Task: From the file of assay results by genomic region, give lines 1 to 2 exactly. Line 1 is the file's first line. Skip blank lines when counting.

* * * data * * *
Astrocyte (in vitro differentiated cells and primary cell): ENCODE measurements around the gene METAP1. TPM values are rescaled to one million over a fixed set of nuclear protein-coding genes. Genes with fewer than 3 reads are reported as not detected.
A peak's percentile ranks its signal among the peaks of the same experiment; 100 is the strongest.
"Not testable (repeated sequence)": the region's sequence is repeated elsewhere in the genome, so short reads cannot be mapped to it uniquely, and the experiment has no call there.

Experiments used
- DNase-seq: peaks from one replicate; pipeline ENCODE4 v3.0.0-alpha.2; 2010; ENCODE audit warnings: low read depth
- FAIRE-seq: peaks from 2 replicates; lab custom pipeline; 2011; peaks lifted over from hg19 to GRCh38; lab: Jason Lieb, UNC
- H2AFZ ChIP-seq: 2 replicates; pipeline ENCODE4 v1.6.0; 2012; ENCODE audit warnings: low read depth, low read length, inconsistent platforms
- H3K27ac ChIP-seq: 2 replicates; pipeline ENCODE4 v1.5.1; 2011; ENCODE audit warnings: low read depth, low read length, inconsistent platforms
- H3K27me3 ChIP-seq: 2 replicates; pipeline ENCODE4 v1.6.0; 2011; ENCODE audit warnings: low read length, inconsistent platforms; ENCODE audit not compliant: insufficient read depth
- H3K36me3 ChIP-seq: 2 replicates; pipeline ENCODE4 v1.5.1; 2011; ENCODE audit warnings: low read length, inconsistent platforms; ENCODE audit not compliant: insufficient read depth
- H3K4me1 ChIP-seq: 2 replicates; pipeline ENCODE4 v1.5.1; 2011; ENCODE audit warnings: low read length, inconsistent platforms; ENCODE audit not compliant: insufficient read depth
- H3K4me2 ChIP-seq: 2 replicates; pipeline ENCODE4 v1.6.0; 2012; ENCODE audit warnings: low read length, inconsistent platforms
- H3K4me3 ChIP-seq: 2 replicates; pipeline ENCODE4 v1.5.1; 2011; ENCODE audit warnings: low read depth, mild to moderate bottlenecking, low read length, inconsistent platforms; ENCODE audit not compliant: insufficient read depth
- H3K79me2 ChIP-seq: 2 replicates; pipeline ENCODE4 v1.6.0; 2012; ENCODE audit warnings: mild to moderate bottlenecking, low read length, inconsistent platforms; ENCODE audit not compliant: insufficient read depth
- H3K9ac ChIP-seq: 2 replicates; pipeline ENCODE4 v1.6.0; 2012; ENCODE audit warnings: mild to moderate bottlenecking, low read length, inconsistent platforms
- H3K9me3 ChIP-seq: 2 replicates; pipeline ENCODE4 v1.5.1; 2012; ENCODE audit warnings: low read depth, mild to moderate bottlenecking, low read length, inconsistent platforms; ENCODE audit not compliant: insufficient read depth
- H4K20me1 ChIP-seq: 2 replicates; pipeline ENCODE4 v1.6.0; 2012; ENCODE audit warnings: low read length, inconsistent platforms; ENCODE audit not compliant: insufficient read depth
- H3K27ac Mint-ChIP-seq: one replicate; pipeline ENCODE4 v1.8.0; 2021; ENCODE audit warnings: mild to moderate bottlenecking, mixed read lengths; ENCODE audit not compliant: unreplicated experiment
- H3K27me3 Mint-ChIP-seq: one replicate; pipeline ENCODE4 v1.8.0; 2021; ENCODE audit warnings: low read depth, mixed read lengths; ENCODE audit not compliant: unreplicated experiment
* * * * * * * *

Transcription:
Astrocyte (in vitro differentiated cells and primary cell): ENCODE measurements around the gene METAP1. TPM values are rescaled to one million over a fixed set of nuclear protein-coding genes. Genes with fewer than 3 reads are reported as not detected.
A peak's percentile ranks its signal among the peaks of the same experiment; 100 is the strongest.